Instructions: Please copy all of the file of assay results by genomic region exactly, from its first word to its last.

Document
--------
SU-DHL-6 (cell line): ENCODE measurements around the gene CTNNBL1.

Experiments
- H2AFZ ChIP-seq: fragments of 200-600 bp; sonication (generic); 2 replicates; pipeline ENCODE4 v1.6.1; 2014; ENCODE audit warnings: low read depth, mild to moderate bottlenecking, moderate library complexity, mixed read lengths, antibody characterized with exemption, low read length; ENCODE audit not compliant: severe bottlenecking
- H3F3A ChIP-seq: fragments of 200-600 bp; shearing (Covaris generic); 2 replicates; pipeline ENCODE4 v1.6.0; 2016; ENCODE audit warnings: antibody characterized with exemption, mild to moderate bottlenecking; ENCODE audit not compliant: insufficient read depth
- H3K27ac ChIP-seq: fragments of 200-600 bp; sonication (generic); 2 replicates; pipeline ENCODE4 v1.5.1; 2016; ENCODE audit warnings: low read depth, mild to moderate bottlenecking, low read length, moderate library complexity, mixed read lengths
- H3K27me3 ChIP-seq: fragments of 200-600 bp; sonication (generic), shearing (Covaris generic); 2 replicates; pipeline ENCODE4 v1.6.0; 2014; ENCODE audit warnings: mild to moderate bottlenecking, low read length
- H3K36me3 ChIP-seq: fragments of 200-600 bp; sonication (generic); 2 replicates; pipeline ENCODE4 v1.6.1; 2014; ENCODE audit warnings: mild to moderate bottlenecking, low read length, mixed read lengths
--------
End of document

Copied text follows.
SU-DHL-6 (cell line): ENCODE measurements around the gene CTNNBL1.

Experiments
- H2AFZ ChIP-seq: fragments of 200-600 bp; sonication (generic); 2 replicates; pipeline ENCODE4 v1.6.1; 2014; ENCODE audit warnings: low read depth, mild to moderate bottlenecking, moderate library complexity, mixed read lengths, antibody characterized with exemption, low read length; ENCODE audit not compliant: severe bottlenecking
- H3F3A ChIP-seq: fragments of 200-600 bp; shearing (Covaris generic); 2 replicates; pipeline ENCODE4 v1.6.0; 2016; ENCODE audit warnings: antibody characterized with exemption, mild to moderate bottlenecking; ENCODE audit not compliant: insufficient read depth
- H3K27ac ChIP-seq: fragments of 200-600 bp; sonication (generic); 2 replicates; pipeline ENCODE4 v1.5.1; 2016; ENCODE audit warnings: low read depth, mild to moderate bottlenecking, low read length, moderate library complexity, mixed read lengths
- H3K27me3 ChIP-seq: fragments of 200-600 bp; sonication (generic), shearing (Covaris generic); 2 replicates; pipeline ENCODE4 v1.6.0; 2014; ENCODE audit warnings: mild to moderate bottlenecking, low read length
- H3K36me3 ChIP-seq: fragments of 200-600 bp; sonication (generic); 2 replicates; pipeline ENCODE4 v1.6.1; 2014; ENCODE audit warnings: mild to moderate bottlenecking, low read length, mixed read lengths